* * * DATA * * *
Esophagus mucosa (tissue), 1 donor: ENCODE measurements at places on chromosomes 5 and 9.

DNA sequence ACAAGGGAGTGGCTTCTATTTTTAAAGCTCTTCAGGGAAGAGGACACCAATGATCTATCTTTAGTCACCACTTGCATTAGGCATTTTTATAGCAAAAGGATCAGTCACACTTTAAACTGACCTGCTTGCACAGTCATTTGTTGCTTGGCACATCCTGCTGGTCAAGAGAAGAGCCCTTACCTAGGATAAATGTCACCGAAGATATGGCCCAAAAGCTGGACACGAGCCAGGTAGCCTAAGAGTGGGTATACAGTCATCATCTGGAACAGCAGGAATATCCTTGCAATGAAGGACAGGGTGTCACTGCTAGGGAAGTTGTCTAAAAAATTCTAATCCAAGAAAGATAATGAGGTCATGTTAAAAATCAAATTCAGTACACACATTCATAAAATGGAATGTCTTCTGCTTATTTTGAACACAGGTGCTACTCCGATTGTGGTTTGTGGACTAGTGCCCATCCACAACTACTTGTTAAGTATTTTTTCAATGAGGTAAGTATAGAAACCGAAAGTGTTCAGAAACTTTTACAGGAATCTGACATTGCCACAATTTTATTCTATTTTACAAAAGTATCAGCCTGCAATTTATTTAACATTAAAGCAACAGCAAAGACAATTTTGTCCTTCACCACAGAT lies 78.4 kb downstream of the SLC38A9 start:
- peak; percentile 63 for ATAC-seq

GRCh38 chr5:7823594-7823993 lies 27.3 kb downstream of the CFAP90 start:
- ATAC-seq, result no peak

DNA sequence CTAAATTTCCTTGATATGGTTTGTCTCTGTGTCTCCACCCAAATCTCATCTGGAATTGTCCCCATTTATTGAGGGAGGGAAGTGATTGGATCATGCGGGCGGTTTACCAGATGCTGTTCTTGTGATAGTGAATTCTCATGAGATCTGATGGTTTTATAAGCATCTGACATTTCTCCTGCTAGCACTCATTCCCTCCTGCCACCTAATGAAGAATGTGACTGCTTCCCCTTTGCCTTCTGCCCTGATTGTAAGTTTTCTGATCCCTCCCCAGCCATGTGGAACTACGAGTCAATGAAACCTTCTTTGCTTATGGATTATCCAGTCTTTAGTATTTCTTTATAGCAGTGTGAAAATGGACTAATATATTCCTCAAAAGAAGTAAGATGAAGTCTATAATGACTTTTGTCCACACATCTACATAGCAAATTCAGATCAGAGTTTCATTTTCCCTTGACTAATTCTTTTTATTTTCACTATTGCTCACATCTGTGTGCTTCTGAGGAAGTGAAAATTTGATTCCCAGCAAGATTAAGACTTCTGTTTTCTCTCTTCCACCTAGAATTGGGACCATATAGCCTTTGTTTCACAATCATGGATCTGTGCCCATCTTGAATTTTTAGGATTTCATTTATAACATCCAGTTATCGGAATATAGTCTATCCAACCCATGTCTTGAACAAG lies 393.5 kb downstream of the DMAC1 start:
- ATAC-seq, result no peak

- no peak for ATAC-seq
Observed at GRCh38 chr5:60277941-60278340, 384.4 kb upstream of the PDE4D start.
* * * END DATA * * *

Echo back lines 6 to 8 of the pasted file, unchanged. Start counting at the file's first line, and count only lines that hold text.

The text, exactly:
DNA sequence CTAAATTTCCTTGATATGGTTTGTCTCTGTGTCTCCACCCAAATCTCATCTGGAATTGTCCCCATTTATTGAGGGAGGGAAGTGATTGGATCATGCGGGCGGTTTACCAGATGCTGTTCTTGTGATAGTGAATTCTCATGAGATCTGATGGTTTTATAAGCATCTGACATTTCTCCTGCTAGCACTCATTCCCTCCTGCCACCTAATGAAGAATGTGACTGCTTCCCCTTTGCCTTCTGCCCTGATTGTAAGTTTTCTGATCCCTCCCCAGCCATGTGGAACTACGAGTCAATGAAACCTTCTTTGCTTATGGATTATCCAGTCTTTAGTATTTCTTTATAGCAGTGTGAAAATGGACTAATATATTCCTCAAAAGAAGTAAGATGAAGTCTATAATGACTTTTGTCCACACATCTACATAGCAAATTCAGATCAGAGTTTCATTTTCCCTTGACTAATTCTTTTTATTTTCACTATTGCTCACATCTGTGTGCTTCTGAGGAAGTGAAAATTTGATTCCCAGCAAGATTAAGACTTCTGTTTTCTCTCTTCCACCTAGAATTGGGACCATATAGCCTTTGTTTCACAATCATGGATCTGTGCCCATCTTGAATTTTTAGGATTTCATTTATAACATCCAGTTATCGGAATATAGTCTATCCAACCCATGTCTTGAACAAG lies 393.5 kb downstream of the DMAC1 start:
- ATAC-seq, result no peak

- no peak for ATAC-seq